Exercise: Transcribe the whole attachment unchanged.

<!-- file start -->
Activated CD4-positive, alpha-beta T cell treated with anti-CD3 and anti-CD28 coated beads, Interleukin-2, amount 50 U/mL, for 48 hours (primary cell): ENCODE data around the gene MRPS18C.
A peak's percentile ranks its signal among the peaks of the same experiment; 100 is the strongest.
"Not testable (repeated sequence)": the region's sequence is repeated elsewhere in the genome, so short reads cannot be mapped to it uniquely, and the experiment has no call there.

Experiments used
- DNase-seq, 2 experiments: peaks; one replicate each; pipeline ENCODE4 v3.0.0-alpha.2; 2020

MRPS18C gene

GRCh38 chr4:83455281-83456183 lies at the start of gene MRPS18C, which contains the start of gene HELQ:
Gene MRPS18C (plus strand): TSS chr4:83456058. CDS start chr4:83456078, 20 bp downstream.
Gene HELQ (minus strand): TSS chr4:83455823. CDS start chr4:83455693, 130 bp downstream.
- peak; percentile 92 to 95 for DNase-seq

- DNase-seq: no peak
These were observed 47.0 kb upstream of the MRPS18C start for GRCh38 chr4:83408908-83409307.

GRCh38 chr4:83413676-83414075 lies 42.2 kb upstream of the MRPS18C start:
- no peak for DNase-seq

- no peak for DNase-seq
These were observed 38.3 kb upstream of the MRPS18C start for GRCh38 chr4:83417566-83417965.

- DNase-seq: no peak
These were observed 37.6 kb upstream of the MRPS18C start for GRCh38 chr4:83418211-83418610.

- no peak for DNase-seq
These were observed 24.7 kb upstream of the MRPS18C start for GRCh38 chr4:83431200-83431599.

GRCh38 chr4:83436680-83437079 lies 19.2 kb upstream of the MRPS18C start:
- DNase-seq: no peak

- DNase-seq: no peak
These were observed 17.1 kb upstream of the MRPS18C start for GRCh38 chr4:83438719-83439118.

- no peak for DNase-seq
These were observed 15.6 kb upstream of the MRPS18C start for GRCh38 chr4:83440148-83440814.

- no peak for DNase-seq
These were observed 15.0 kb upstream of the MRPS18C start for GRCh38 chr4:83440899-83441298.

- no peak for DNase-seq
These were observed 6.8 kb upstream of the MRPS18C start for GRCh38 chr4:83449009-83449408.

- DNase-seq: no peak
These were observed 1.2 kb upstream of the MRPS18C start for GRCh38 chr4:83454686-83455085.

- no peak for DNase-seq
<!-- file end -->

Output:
Activated CD4-positive, alpha-beta T cell treated with anti-CD3 and anti-CD28 coated beads, Interleukin-2, amount 50 U/mL, for 48 hours (primary cell): ENCODE data around the gene MRPS18C.
A peak's percentile ranks its signal among the peaks of the same experiment; 100 is the strongest.
"Not testable (repeated sequence)": the region's sequence is repeated elsewhere in the genome, so short reads cannot be mapped to it uniquely, and the experiment has no call there.

Experiments used
- DNase-seq, 2 experiments: peaks; one replicate each; pipeline ENCODE4 v3.0.0-alpha.2; 2020

MRPS18C gene

GRCh38 chr4:83455281-83456183 lies at the start of gene MRPS18C, which contains the start of gene HELQ:
Gene MRPS18C (plus strand): TSS chr4:83456058. CDS start chr4:83456078, 20 bp downstream.
Gene HELQ (minus strand): TSS chr4:83455823. CDS start chr4:83455693, 130 bp downstream.
- peak; percentile 92 to 95 for DNase-seq

- DNase-seq: no peak
These were observed 47.0 kb upstream of the MRPS18C start for GRCh38 chr4:83408908-83409307.

GRCh38 chr4:83413676-83414075 lies 42.2 kb upstream of the MRPS18C start:
- no peak for DNase-seq

- no peak for DNase-seq
These were observed 38.3 kb upstream of the MRPS18C start for GRCh38 chr4:83417566-83417965.

- DNase-seq: no peak
These were observed 37.6 kb upstream of the MRPS18C start for GRCh38 chr4:83418211-83418610.

- no peak for DNase-seq
These were observed 24.7 kb upstream of the MRPS18C start for GRCh38 chr4:83431200-83431599.

GRCh38 chr4:83436680-83437079 lies 19.2 kb upstream of the MRPS18C start:
- DNase-seq: no peak

- DNase-seq: no peak
These were observed 17.1 kb upstream of the MRPS18C start for GRCh38 chr4:83438719-83439118.

- no peak for DNase-seq
These were observed 15.6 kb upstream of the MRPS18C start for GRCh38 chr4:83440148-83440814.

- no peak for DNase-seq
These were observed 15.0 kb upstream of the MRPS18C start for GRCh38 chr4:83440899-83441298.

- no peak for DNase-seq
These were observed 6.8 kb upstream of the MRPS18C start for GRCh38 chr4:83449009-83449408.

- DNase-seq: no peak
These were observed 1.2 kb upstream of the MRPS18C start for GRCh38 chr4:83454686-83455085.

- no peak for DNase-seq